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Resources for Instructors:

For more information on our library sessions, see our Guide for ENGL101 faculty. To schedule an instruction session, visit our policies page

ENGL 101: Academic Writing

Learning Outcomes

By the end of their first library research session, students will be able to...

  • identify types of authority, such as subject expertise, societal position, or special experiences
  • differentiate a scholarly article from other information formats by describing characteristics of a scholarly article
  • formulate effective search strategies in library databases, such as Academic Search Complete, to locate relevant information sources for their topics
  • identify at least three ways to contact a librarian for research assistance
  • recognize the limitations of citation generators and identify alternate citation resources, such as Purdue OWL

By the end of their second library workshop session, students will be able to...

  • identify which types of authority are best suited for specific assignments (for example, the digital forum assignment vs. the argument of inquiry assignment)
  • recognize that scholarly sources are not always the most appropriate format for their information need and identify alternate information sources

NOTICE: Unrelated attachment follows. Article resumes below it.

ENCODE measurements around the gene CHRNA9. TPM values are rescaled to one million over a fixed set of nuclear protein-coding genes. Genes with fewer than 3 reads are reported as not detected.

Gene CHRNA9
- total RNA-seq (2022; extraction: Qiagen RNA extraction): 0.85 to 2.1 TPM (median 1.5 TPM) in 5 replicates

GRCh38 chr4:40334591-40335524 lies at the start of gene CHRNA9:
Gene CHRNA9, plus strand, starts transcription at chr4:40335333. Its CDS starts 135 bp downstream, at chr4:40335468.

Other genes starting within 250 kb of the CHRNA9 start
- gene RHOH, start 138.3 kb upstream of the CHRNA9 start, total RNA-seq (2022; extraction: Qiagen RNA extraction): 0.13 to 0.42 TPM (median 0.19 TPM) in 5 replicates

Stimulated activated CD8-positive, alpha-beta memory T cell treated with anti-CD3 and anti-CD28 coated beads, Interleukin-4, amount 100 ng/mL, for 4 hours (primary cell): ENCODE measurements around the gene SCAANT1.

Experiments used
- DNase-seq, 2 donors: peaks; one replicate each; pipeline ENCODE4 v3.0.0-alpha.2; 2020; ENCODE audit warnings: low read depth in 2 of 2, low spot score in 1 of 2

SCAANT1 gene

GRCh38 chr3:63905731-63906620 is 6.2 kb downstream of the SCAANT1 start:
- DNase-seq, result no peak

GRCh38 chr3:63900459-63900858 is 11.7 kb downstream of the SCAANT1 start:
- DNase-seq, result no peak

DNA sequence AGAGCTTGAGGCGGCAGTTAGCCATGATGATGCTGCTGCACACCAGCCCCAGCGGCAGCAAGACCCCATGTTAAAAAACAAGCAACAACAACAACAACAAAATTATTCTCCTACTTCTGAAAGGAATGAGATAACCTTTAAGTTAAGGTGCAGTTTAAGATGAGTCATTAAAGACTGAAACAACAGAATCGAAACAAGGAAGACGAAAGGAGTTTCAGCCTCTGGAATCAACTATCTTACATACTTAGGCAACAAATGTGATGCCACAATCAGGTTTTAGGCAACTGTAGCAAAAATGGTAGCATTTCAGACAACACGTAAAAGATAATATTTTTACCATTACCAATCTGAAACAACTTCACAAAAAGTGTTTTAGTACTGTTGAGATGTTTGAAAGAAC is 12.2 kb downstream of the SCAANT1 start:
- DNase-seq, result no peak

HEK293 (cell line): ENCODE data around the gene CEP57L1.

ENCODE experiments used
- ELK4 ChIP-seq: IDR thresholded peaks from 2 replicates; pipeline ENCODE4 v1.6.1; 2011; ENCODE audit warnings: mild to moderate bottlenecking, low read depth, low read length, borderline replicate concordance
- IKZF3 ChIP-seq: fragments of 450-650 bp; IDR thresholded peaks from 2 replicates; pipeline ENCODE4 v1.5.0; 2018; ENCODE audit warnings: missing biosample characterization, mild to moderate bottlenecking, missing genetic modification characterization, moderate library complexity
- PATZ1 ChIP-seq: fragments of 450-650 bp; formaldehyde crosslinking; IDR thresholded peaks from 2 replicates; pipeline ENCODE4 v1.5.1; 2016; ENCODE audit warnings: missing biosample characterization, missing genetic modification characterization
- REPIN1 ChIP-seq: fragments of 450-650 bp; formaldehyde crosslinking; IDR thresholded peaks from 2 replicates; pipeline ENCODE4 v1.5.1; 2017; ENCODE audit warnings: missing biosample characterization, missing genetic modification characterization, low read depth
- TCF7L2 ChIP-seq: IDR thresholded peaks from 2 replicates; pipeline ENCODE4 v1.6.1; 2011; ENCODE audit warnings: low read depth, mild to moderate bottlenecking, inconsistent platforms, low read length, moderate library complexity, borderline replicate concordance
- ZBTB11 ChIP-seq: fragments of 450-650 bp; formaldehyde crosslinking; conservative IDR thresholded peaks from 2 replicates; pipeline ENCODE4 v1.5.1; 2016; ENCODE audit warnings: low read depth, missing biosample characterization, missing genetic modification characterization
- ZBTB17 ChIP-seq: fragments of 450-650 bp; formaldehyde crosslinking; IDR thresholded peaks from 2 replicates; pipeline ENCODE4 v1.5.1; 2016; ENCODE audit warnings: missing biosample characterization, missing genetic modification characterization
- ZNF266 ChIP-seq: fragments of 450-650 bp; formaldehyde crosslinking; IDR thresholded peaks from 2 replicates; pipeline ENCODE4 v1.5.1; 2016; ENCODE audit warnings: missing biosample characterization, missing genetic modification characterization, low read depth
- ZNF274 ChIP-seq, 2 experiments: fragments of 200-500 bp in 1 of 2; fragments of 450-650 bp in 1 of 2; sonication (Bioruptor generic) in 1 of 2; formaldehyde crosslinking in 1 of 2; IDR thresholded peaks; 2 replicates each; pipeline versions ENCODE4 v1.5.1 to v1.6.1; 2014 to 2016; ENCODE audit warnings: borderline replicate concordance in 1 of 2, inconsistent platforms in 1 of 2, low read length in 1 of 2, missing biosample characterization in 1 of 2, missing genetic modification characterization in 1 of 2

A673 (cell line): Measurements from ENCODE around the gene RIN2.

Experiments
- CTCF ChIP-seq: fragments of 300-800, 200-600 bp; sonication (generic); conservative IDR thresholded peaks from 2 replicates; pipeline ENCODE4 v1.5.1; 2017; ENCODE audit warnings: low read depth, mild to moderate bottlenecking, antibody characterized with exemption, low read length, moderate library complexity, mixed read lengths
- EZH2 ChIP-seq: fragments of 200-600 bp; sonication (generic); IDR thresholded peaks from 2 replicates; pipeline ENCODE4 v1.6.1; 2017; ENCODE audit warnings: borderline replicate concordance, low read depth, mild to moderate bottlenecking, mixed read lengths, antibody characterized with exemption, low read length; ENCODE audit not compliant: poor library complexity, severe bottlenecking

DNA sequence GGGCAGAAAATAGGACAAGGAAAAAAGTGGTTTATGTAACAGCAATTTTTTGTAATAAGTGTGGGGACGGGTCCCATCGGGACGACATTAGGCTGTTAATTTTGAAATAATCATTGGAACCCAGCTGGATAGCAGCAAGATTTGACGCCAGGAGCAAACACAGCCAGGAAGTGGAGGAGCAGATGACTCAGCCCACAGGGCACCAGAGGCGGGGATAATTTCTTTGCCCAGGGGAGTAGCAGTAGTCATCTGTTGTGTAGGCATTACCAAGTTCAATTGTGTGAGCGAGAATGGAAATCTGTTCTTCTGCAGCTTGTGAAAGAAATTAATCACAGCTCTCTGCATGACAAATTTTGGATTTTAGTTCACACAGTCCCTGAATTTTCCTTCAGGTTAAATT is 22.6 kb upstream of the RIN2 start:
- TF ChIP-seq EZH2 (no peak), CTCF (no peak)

• identify stakeholders for their topic and locate sources that represent a specific stakeholder's viewpoint
  • articulate the value of seeking diverse perspectives in their research
  • create strategies to overcome perceived barriers to research and identify additional search strategies (keywords, filters, etc) and resources (subject-specific databases, relevant popular publications)

Research Activities: 

Brainstorming Activity: To help develop a research question from a broad topic, use the quadrant below to guide a discussion. Start with a broad idea - such as climate change - and gradually narrow down your focus by answering the following questions: 

What? 

  • What is your topic? What other issues/events are similar or related to your topic? 

Who? 

  • Who is affected by your topic? Who is involved?

How? 

  • How does your topic impact society, culture, politics, economics? 

Why? 

  • Why does this topic matter to you? Why should it matter to others? 

Evaluating Authority Activity: Using the articles below, evaluate sources for authority, relevance, and credibility. You may use this Evaluating Information Sources worksheet to guide your conversation. 

Topics:

Women in STEM

Marching as Political Activism